As a recruiting officer, he encourages students to get a degree in something that interests them. Broadening your interests can give you more options for careers outside of law enforcement, which has a higher likelihood of injury than many other professions. “We tell people that you might need something to fall back on if either law enforcement doesn't work out or if you get injured and you can't continue,” Howe relates.
Johns reiterates this point. “Sometimes people get into this career field and realize they don’t want to do this every day. But if you have a degree in something else, you can take your career path on a different avenue,” she says.
She adds that she learned everything she needed to know about policing at the academy. “You can come in there with a blank slate, just wanting to help people and as long as you have the drive to serve your community, they will teach you everything else,” Johns says.
Advice to Future Law Enforcement ProfessionalsProfessor Guffey, who was a police officer with the Oakland Police Department for 15 years before transitioning to law enforcement education, says there is a lot of career satisfaction in policing. “I loved being a cop. I had a master's degree when I [joined the force]. A lot of people said, ‘Why would you want to get a master's degree to be a police officer?’ And I said, ‘It seemed like the job that was right for me.’ And it was,” Guffey says.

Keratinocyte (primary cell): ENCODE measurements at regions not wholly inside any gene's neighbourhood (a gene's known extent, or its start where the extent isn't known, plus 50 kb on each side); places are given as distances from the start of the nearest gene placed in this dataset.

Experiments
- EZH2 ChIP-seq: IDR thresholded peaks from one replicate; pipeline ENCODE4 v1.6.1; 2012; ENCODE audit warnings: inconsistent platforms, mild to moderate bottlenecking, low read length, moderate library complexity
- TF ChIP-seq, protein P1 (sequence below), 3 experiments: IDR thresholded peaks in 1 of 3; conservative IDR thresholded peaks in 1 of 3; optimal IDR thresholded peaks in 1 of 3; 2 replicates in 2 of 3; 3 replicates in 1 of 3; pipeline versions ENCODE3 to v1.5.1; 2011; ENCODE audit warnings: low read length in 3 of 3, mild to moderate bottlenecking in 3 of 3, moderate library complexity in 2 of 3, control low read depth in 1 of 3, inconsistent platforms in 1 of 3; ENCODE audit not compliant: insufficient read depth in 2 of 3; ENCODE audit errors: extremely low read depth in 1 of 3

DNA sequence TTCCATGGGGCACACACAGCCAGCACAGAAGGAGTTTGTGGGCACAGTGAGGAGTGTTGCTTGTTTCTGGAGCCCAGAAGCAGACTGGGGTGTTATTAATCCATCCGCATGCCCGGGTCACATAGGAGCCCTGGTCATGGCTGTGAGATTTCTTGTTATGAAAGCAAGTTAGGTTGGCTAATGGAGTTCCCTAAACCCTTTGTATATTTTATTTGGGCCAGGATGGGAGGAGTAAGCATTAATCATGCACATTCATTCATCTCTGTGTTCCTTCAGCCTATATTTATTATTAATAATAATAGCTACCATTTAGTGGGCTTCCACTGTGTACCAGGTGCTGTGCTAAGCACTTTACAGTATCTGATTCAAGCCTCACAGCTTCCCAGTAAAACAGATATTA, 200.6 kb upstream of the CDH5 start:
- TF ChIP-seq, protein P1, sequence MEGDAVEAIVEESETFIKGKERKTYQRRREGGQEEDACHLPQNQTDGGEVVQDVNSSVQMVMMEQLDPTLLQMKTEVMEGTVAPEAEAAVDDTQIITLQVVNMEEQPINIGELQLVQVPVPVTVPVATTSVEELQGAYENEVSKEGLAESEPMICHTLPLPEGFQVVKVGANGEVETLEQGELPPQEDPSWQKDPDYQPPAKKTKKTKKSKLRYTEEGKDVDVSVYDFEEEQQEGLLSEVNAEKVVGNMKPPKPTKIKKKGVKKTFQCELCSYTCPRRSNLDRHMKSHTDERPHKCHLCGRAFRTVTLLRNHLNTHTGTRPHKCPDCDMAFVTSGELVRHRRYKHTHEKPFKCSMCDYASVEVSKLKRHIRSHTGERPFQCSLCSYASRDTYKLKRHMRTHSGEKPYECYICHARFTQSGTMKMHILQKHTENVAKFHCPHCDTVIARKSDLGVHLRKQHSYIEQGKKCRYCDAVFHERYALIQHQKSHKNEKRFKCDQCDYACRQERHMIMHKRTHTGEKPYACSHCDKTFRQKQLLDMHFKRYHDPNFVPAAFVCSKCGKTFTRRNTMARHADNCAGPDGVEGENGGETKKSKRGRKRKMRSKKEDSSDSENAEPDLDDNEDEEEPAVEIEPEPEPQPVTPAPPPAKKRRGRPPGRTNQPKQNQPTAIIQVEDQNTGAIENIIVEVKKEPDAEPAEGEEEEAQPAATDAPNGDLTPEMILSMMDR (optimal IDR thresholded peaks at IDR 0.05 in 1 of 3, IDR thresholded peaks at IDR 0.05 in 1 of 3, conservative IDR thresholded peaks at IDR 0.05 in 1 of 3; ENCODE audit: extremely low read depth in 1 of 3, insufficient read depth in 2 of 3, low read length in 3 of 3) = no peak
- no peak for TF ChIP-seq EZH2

“The job has great benefits. But the other rewards, the intangibles, are working with a group of men and women who will all tell you they love their job, even with the danger and even with the bad press. They’ll go out there every night and defend the citizens of their cities or counties and love what they do.”
For anyone interested in pursuing a law enforcement career, Lowe advises doing a ride-a-long to see what a typical day on patrol is like. “Sometimes it’s pretty boring. But you get the sense of what it's like to be in the police car, what it's like to go to a call and go to the worst day of somebody’s life. Can you handle that sort of thing? And you get to talk to the police officer and learn what it’s like to be a mom who’s a cop, or what it’s like to work graveyards,” Lowe explains.
He also suggests volunteering or doing internships with local police departments. There are volunteer positions that support victims of domestic violence or offer crisis intervention. For high school students, police departments often have teen cadet programs.
There’s one more vital piece of information that Lowe shares with potential recruits. He cautions people not to expect the same excitement they see on television shows: “A lot of people are fascinated with CSI. I had a half hour conversation with a girl and I had to break her heart when I told her that the people on CSI are not real. Cops don't work in the lab. In fact, the lab would prefer that the cops stay out of the lab, so we don't mess anything up!”
For more information on educational paths in criminal justice and the law, please visit the National University programs page.